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Every 80 seconds a woman dies of heart disease and stroke; 80 percent may be prevented 

To think of heart disease and stroke as America’s leading killers of women is alarming, until you factor in the good news: 80 percent of cardiovascular diseases may be prevented with awareness and action.

In celebration of Heart Month, the American Heart Association (AHA) urges women to take three actions to improve their heart and brain health.

  1. Understand your family history. Find out if any of your immediate family members have had a heart attack or stroke, or has high blood pressure, high cholesterol or diabetes. Equipped with this vital information, you and your doctor can begin taking steps to manage your risk factors and prevent the same conditions that might have shortened the lives of previous generations in your family.
  2. Know your numbers. Schedule an appointment with your healthcare provider to get the following numbers checked: total cholesterol, HDL (good) cholesterol, blood pressure, blood sugar and body mass index (BMI). These numbers are important because they determine one’s risk of developing cardiovascular disease by atherosclerosis or hardening of the arteries, which includes conditions like angina (chest pain), heart attack, stroke (caused by blood clots) and peripheral artery disease (PAD).
  3. Make simple lifestyle changes. Small steps can make a big difference when it comes to heart and brain health. You don’t have to do it all at once, but adding more and more healthy habits to your daily routine will start you on the right path. Here are a few tips:
  • Move more every day and find forms of exercise that you enjoy and will stick to. The AHA recommends getting at least 30 minutes of moderate physical activity on most or all days of the week. You can start by making small choices throughout the day, like taking the stairs instead of the elevator, or choosing the furthest parking spot and walking to your destination.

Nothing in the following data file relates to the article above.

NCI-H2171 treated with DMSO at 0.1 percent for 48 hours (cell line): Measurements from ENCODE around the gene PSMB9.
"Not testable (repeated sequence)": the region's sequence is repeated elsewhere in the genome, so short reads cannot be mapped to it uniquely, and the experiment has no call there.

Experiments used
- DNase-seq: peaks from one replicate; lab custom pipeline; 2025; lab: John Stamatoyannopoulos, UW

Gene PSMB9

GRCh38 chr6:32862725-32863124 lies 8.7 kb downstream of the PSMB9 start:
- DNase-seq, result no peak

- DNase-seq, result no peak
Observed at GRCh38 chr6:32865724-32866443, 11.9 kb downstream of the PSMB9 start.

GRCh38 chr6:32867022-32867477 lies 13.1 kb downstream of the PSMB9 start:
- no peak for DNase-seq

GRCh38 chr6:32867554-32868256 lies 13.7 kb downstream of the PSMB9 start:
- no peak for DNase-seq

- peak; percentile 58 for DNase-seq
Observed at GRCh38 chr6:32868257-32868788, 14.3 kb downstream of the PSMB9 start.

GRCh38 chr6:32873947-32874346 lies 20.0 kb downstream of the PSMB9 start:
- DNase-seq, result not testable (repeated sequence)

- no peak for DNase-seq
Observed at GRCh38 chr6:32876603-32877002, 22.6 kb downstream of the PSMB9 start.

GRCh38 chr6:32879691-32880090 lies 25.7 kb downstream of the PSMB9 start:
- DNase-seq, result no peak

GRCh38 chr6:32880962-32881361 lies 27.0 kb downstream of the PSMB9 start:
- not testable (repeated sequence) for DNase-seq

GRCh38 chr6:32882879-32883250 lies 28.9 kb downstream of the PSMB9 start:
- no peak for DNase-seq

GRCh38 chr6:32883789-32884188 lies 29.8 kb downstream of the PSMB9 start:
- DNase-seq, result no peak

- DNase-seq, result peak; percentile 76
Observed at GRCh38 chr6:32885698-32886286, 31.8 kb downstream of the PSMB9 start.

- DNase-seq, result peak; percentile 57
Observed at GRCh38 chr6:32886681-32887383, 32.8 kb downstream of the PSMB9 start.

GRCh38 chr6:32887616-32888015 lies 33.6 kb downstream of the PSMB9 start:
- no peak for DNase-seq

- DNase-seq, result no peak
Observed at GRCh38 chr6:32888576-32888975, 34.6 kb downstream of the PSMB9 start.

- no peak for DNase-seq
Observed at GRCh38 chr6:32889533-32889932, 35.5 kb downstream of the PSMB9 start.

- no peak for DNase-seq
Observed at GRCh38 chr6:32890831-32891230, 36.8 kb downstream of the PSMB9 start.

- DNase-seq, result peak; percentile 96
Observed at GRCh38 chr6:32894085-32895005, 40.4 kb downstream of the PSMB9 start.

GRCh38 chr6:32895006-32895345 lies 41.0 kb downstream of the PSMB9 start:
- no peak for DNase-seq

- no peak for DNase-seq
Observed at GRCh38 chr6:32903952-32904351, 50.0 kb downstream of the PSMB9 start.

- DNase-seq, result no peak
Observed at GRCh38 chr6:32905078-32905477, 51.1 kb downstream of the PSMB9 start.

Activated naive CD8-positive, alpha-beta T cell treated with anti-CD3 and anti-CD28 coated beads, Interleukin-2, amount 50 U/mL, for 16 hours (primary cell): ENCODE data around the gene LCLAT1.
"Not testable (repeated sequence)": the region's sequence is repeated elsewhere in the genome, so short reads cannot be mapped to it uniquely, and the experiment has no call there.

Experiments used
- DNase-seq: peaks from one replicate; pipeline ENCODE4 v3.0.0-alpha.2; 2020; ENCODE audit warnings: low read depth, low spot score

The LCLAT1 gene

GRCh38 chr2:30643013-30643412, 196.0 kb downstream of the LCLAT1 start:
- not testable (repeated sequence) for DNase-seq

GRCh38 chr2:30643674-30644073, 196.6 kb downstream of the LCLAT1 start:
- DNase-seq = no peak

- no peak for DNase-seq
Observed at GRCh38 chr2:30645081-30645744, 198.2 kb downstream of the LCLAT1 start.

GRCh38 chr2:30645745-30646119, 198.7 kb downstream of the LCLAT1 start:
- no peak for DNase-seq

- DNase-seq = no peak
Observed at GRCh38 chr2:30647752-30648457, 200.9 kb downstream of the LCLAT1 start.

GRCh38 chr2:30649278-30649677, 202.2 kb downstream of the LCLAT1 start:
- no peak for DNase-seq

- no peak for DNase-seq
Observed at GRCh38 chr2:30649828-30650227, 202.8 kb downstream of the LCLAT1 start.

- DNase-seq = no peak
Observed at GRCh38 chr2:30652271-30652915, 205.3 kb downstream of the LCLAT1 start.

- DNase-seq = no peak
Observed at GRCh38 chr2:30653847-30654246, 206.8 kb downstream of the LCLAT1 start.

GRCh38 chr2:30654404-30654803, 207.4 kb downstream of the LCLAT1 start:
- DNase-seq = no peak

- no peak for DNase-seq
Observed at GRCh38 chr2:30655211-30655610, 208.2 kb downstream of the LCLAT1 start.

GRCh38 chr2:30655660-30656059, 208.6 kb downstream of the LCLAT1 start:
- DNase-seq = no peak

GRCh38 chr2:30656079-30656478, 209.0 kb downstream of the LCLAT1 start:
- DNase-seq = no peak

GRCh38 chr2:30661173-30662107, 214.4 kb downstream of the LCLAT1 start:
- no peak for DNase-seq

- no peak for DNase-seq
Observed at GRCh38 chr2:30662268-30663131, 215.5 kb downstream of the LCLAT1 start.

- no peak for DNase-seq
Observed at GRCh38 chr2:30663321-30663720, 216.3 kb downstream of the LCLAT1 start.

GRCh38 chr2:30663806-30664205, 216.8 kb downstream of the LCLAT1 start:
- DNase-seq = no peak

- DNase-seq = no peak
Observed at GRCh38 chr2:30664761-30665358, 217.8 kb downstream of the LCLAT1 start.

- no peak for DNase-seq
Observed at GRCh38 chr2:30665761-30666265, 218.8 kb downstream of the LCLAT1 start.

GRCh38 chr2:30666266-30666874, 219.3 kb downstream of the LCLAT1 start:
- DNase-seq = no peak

• Eat better, consuming a wide variety of nutritious foods from each of the basic food groups. Eat at least five servings of fruits and vegetables every day, at least two servings of fish per week and three 1-oz servings of fiber-rich whole grains daily. Limit saturated fat, trans fat, sodium, red meat, sweets and sugar-sweetened beverages.
  • If you smoke, quit. Smoking is the most important preventable cause of premature death in the United States. As soon as you stop smoking, your risk of heart disease and stroke starts to drop. Quit-smoking programs are available through hospitals, and many states have hotlines with trained staff to help.

The American Heart Association also recommends learning the warning signs of a heart attack and stroke.

Chest pain and radiating discomfort in the left arm are common heart attack symptoms for both men and women. Women, however, may experience other warning signs, including shortness of breath, back or jaw pain and nausea. Call 9-1-1 immediately at the first sign of symptoms.

Remember the acronym F.A.S.T. for the warning signs of stroke: Face drooping, Arm weakness and Speech difficulty. When you see these symptoms, it’s Time to call 9-1-1.

The American Heart Association’s mission is building healthier lives, free of heart disease, stroke and other cardiovascular diseases. Go Red For Women is the AHA’s national movement to end heart disease and stroke in women. It advocates for more research and swifter action for women’s heart health. The campaign is nationally sponsored by Macy’s and CVS Health, with additional support from local sponsors Union Bank and Huntington Hospital.

Learn more at www.heart.org. To get involved locally, visit lagored.heart.org.

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